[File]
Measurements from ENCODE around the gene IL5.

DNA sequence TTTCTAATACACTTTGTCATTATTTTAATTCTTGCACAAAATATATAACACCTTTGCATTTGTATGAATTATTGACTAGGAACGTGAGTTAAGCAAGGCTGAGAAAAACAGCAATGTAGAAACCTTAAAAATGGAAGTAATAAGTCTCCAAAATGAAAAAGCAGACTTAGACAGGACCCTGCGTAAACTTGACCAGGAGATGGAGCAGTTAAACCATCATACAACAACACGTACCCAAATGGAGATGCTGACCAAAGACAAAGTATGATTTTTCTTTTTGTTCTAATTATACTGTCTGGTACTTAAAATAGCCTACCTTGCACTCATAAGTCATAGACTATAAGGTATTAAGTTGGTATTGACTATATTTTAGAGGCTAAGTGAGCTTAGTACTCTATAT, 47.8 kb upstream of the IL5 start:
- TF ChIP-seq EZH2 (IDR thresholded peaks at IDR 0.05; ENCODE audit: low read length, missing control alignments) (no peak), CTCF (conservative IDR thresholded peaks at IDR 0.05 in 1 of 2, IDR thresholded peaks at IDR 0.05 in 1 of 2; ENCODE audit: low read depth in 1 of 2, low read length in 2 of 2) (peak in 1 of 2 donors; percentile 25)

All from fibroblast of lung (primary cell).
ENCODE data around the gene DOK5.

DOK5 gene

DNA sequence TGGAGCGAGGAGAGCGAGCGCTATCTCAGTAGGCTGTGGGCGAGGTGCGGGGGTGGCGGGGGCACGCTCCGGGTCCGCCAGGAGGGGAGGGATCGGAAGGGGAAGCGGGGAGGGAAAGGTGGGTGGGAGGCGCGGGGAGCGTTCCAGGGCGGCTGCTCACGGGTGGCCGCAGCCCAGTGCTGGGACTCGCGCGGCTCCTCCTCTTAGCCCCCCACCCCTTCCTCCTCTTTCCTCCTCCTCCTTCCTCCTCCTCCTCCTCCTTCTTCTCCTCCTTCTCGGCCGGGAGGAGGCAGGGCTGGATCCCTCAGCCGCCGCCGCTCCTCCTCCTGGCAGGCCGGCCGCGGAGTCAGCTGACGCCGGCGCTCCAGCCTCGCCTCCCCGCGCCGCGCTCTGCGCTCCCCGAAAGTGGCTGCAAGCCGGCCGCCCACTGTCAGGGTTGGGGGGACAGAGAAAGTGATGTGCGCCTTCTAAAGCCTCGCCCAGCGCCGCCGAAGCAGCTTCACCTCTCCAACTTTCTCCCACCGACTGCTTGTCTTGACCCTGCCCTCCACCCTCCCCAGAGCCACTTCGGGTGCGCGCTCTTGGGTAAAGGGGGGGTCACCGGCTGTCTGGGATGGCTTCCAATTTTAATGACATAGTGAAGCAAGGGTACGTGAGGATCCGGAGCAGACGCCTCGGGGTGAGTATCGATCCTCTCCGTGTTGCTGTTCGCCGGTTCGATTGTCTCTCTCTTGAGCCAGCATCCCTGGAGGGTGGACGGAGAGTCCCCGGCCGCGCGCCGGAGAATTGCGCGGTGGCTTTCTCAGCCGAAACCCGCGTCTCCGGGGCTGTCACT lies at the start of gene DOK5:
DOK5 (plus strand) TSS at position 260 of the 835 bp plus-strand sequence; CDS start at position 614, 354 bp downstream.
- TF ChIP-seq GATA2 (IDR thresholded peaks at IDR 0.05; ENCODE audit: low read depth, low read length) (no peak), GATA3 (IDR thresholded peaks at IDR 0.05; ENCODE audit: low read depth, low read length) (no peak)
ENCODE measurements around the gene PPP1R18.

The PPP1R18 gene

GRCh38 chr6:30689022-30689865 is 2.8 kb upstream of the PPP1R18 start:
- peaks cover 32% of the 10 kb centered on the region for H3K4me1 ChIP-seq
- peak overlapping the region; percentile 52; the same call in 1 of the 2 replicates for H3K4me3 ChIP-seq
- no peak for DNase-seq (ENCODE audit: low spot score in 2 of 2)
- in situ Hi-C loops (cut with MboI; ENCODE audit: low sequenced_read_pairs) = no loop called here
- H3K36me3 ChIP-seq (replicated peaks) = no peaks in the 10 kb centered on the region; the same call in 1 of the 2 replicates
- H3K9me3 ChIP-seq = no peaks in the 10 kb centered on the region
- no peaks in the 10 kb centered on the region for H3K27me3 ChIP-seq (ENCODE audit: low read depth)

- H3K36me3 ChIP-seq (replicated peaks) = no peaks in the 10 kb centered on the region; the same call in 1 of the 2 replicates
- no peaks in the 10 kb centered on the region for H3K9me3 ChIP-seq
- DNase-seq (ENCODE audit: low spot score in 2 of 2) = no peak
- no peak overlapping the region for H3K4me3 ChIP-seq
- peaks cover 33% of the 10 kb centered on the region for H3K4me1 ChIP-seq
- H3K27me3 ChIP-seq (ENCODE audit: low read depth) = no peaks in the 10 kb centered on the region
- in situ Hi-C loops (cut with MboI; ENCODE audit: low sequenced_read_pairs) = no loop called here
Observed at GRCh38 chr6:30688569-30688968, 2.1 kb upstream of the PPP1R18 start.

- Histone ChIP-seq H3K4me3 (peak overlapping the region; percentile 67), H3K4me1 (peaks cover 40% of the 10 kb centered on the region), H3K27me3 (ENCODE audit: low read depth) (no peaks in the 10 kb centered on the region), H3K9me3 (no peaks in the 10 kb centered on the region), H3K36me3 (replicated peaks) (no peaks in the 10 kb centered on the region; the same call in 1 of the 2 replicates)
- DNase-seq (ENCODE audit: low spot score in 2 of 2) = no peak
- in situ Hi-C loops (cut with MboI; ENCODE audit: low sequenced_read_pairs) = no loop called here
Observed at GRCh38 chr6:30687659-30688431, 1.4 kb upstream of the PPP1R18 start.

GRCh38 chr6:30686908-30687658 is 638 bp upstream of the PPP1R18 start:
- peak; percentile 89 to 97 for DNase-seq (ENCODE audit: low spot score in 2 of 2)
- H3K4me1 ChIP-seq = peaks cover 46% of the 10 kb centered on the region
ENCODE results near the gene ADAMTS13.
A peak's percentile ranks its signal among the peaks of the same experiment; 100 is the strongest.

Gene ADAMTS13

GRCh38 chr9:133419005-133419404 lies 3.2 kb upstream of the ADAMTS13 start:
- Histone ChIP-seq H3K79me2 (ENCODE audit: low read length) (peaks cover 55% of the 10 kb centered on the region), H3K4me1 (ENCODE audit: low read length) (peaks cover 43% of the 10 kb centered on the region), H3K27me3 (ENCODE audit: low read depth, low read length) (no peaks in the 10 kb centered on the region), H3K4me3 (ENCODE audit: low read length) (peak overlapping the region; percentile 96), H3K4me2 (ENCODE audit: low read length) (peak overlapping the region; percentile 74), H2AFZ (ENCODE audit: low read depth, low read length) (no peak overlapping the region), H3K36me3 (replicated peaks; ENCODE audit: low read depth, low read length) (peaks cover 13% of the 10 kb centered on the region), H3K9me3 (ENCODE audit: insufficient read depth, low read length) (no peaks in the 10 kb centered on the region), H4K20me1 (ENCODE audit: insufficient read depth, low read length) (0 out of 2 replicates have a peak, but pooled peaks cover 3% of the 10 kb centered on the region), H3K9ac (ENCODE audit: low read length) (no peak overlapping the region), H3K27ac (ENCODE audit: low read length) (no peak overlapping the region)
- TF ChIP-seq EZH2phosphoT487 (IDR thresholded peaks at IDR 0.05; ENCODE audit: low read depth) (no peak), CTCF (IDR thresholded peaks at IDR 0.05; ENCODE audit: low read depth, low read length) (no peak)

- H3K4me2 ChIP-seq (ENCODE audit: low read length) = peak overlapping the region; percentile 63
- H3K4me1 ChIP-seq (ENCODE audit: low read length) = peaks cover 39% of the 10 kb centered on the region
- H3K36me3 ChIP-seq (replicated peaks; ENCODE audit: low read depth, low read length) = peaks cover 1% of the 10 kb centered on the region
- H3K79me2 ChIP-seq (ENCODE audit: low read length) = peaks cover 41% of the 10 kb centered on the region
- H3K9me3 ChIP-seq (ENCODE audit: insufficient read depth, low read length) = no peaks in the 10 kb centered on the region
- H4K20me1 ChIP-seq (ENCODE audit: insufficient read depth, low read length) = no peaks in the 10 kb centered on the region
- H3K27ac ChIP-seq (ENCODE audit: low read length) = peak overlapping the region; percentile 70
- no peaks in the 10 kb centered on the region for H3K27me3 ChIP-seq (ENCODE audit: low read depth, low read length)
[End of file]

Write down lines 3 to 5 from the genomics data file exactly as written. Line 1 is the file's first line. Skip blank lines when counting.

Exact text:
- TF ChIP-seq EZH2 (IDR thresholded peaks at IDR 0.05; ENCODE audit: low read length, missing control alignments) (no peak), CTCF (conservative IDR thresholded peaks at IDR 0.05 in 1 of 2, IDR thresholded peaks at IDR 0.05 in 1 of 2; ENCODE audit: low read depth in 1 of 2, low read length in 2 of 2) (peak in 1 of 2 donors; percentile 25)

All from fibroblast of lung (primary cell).
ENCODE data around the gene DOK5.